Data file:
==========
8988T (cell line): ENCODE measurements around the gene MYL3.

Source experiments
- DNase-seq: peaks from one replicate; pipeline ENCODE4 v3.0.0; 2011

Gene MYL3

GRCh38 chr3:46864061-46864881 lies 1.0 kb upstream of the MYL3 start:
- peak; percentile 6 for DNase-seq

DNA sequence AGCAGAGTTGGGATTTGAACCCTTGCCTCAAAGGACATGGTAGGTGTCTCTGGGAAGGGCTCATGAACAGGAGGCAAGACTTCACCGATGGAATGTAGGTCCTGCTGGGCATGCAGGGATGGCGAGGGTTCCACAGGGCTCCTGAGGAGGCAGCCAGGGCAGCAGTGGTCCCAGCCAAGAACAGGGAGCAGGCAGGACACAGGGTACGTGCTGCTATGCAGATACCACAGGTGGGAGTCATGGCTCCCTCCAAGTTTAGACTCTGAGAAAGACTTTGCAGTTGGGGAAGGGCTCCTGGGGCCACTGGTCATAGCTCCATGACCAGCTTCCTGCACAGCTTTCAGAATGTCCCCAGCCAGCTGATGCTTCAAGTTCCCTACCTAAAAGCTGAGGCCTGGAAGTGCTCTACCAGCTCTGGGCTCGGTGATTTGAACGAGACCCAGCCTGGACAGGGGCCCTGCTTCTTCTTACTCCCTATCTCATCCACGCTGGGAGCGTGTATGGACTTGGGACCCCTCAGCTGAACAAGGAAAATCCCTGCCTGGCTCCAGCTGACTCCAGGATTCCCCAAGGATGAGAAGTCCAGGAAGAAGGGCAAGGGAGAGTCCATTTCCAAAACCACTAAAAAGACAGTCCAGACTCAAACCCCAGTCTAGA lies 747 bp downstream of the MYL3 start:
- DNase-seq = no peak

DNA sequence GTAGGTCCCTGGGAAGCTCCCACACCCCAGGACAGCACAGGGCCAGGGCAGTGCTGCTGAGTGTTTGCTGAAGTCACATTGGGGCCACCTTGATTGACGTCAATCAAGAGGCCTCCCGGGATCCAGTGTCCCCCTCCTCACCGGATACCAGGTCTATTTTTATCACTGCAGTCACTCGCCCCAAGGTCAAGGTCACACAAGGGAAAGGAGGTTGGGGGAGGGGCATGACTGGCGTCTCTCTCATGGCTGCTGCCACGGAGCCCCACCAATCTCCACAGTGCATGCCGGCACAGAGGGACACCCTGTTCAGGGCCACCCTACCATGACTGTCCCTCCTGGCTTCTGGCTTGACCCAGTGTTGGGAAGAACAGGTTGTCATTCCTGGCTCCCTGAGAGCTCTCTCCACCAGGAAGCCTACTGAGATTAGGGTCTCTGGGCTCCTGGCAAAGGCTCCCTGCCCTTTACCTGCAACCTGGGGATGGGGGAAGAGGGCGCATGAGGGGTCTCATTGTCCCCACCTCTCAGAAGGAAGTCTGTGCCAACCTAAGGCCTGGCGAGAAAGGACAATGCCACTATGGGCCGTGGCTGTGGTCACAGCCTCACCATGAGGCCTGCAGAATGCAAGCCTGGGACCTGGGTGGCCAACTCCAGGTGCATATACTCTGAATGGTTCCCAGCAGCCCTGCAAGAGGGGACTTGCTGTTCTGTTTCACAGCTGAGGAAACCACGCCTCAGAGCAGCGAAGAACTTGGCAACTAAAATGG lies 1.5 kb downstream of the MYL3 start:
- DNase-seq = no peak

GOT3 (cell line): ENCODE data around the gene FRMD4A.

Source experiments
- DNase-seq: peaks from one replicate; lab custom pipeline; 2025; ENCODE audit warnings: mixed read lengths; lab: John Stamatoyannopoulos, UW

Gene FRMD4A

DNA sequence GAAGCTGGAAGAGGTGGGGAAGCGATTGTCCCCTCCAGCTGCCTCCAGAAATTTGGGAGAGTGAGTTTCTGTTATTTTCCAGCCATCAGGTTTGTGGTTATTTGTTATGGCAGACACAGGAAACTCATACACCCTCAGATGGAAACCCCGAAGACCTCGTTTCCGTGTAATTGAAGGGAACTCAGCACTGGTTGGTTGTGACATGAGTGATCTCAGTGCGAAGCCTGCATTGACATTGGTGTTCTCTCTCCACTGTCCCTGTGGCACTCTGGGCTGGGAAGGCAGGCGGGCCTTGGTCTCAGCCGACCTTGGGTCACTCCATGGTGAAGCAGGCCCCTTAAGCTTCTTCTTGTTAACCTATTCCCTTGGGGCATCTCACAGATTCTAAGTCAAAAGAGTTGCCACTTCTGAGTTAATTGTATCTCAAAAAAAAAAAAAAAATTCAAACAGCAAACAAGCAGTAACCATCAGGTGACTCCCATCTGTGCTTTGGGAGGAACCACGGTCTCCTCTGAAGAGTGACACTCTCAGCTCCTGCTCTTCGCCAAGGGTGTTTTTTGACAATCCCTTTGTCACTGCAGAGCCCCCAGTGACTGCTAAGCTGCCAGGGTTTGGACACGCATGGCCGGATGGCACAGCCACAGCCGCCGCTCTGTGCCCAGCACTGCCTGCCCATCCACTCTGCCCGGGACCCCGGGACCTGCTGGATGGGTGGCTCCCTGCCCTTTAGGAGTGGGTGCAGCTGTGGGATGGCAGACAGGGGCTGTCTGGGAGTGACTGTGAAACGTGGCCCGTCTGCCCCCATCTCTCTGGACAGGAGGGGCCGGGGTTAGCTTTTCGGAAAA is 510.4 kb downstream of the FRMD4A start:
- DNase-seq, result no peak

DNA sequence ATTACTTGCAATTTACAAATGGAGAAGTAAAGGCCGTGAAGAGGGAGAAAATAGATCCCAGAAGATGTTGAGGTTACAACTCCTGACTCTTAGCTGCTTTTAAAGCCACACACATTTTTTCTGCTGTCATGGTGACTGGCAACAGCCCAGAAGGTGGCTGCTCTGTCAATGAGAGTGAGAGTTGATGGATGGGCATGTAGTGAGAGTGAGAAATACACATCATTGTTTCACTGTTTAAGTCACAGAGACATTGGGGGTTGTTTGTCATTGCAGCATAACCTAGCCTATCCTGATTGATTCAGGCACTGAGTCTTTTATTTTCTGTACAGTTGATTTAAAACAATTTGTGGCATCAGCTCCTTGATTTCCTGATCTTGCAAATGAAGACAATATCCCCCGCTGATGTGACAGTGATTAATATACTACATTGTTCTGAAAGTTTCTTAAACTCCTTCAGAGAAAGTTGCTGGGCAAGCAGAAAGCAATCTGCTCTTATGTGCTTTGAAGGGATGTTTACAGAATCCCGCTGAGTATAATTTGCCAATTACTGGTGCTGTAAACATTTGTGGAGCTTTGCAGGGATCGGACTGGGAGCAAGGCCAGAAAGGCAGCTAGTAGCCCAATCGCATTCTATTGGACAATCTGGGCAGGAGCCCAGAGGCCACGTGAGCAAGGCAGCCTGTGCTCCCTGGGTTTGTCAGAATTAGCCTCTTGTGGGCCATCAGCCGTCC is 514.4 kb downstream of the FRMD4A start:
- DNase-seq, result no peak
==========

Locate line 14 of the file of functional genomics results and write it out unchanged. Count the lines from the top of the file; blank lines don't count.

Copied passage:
Gene FRMD4A